Scott Gomez

Panthers sign Gomez: one year, $900,000

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The Florida Panthers have made their first significant free agent splash of the summer, signing veteran forward Scott Gomez to a one-year deal.

“Scott is a veteran center who adds further depth to the middle of our line-up,” GM Dale Tallon said in a release. “He is a quick and skilled forward, with a wealth of hockey experience including two Stanley Cup titles, who will be a leader for our younger players.”

The deal is reportedly worth $900,000, according to Sportsnet’s Nick Kypreos.

Gomez, 33, spent last season in San Jose on a one-year, $700,000 deal after being bought out by Montreal prior to the start of the season. He appeared in 39 games for the Sharks, scoring 15 points, and appeared in nine postseason contests, averaging over 15 minutes per night while notching two points.

San Jose head coach Todd McLellan raved about Gomez’s presence on the ice and in the dressing room.

“Gomer has been a very good player for us in a number of different ways,” McLellan told CSN Bay Area in March. “I don’t want to say it’s surprising, but he’s almost like a third or a fourth coach.”

The move makes sense for the Panthers, who are in need of veteran presences. Tallon is on record saying the club expects to “go young” next season and rely heavily on its prospects.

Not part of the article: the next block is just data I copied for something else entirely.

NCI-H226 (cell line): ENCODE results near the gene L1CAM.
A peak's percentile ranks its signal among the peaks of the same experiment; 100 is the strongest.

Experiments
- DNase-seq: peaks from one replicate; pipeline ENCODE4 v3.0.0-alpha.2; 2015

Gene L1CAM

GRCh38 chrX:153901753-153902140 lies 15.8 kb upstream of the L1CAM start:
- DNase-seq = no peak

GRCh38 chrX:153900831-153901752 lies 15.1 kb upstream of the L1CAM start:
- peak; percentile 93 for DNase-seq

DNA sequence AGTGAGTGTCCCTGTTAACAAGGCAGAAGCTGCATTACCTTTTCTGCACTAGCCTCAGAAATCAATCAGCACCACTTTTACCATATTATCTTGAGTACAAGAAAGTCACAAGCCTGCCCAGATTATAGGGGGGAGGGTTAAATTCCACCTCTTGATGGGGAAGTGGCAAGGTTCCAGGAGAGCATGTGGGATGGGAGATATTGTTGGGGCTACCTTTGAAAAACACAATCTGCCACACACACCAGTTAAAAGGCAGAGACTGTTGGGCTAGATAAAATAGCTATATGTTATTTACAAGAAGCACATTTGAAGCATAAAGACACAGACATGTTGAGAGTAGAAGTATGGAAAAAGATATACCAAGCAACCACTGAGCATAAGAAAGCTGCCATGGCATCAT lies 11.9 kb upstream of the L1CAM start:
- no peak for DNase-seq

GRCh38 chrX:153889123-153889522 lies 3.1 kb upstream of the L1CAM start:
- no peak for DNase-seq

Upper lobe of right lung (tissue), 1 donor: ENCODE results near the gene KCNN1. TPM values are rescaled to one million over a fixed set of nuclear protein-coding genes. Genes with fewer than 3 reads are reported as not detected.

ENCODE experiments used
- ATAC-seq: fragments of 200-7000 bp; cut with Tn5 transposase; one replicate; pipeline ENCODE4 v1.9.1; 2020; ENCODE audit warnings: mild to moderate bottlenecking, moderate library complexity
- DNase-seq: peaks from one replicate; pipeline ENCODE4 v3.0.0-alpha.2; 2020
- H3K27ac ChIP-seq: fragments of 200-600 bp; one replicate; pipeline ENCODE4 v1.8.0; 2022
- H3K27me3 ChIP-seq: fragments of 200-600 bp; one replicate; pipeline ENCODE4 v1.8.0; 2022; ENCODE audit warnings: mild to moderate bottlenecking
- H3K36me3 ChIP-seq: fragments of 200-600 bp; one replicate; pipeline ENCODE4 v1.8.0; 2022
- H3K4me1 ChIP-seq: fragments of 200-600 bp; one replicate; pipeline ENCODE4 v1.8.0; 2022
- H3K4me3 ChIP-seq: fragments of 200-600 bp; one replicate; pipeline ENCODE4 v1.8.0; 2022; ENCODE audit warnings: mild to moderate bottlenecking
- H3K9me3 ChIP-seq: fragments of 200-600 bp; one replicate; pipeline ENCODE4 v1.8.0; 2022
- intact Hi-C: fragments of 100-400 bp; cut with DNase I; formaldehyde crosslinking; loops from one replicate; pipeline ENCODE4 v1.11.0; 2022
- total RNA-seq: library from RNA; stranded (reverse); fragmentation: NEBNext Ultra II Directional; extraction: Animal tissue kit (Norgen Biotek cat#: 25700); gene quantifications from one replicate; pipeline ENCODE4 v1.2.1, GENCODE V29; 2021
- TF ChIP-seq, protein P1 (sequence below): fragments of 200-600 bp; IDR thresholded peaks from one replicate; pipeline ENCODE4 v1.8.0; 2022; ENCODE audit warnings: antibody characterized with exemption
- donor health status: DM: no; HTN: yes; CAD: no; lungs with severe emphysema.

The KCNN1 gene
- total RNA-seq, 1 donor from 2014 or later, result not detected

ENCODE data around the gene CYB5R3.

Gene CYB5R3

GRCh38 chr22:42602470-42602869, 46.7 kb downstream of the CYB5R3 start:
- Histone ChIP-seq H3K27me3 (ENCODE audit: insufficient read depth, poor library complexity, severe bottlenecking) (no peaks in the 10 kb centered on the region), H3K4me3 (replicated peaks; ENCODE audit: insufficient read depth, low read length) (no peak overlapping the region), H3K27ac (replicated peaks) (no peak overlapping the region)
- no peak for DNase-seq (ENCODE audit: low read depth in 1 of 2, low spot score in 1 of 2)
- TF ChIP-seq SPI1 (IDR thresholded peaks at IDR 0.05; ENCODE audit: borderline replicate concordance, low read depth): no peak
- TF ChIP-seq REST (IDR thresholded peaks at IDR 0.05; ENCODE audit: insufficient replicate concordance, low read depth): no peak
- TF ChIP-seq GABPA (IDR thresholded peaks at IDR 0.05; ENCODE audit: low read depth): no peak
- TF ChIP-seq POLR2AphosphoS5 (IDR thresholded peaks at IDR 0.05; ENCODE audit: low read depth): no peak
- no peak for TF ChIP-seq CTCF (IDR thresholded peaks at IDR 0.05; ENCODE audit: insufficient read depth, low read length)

Florida has been stockpiling high draft picks ever since 2010 — the year Tallon joined the club — and now appears primed to show ‘em off.

In 2010, it was Erik Gudbranson (third overall), Nick Bjugstad (19th) and Quinton Howden (25th).

In 2011, it was this year’s Calder Trophy winner, Jonathan Huberdeau (third overall) and Rocco Grimaldi (33rd overall).

In 2012, it was Mike Matheson (23rd overall) and at the 2013 NHL Entry Draft, it was Aleksander Barkov (second overall).

All told, that’s seven top-35 picks, and a few others selected just outside the top 35 (Alex Petrovic, Vincent Trochek) that are ready to challenge for spots as well.

Gomez will join a veteran leadership group that includes captain Ed Jovanovski (37 years old) and fellow blueliners Mike Mottau (35) Mike Weaver (34) and Brian Campbell (33).

Latest way the Wild lost? Killed by penalty kill

Minnesota Wild goalie Devan Dubnyk sits on the ice after giving up a goal to St. Louis Blues' Jori Lehtera, of Finland, during the second period of an NHL hockey game Saturday, Feb. 6, 2016, in St. Louis. (AP Photo/Jeff Roberson)
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It’s said that variety is the spice of life, yet it seems to be the spite of the Minnesota Wild.

As head coach Mike Yeo said, this struggling team appears to find a new way to lose virtually every night. That couldn’t have happened once again on Saturday, when they fell 4-1 to the St. Louis Blues, could it?

Actually …

If you ask Jarret Stoll, the latest problem was the penalty kill.

Honestly, Stoll may have been too specific, likely trying to throw his own unit under the bus. Instead, it might be more accurate to say that Minnesota’s special teams let them down.

Indeed, the Wild struggled to limit the Blues’ power play, which went an unsettling 3-for-6. That said, Minnesota had a chance to trade blows with St. Louis. Instead, the Wild managed one power-play goal on seven opportunities.

The silver lining is that the Wild believe that they showed more fight than this fragile bunch had been generating before.

On the other hand, with Jonas Brodin on IR and Jared Spurgeon apparently hurt, that silver lining may not be so easy to see.

Statement in Blackhawks’ blowout of Stars? Coach Q says they’re even